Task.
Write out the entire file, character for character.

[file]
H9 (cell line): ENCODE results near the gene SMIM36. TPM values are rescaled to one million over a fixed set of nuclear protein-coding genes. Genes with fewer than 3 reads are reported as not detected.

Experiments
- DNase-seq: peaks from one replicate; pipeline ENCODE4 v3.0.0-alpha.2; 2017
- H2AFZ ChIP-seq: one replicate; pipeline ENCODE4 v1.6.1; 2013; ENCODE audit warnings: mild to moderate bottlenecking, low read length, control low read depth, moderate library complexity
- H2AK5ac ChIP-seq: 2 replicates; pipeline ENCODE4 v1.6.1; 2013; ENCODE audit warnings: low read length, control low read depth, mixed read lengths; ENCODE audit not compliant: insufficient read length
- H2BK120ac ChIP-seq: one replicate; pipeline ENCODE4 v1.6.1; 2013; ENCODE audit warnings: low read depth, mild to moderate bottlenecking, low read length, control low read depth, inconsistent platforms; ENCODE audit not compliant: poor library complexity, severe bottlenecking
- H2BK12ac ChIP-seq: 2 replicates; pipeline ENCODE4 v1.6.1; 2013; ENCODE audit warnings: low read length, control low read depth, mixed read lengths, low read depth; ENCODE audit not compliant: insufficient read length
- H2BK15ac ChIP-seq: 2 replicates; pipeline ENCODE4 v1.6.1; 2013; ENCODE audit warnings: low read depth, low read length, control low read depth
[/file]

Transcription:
H9 (cell line): ENCODE results near the gene SMIM36. TPM values are rescaled to one million over a fixed set of nuclear protein-coding genes. Genes with fewer than 3 reads are reported as not detected.

Experiments
- DNase-seq: peaks from one replicate; pipeline ENCODE4 v3.0.0-alpha.2; 2017
- H2AFZ ChIP-seq: one replicate; pipeline ENCODE4 v1.6.1; 2013; ENCODE audit warnings: mild to moderate bottlenecking, low read length, control low read depth, moderate library complexity
- H2AK5ac ChIP-seq: 2 replicates; pipeline ENCODE4 v1.6.1; 2013; ENCODE audit warnings: low read length, control low read depth, mixed read lengths; ENCODE audit not compliant: insufficient read length
- H2BK120ac ChIP-seq: one replicate; pipeline ENCODE4 v1.6.1; 2013; ENCODE audit warnings: low read depth, mild to moderate bottlenecking, low read length, control low read depth, inconsistent platforms; ENCODE audit not compliant: poor library complexity, severe bottlenecking
- H2BK12ac ChIP-seq: 2 replicates; pipeline ENCODE4 v1.6.1; 2013; ENCODE audit warnings: low read length, control low read depth, mixed read lengths, low read depth; ENCODE audit not compliant: insufficient read length
- H2BK15ac ChIP-seq: 2 replicates; pipeline ENCODE4 v1.6.1; 2013; ENCODE audit warnings: low read depth, low read length, control low read depth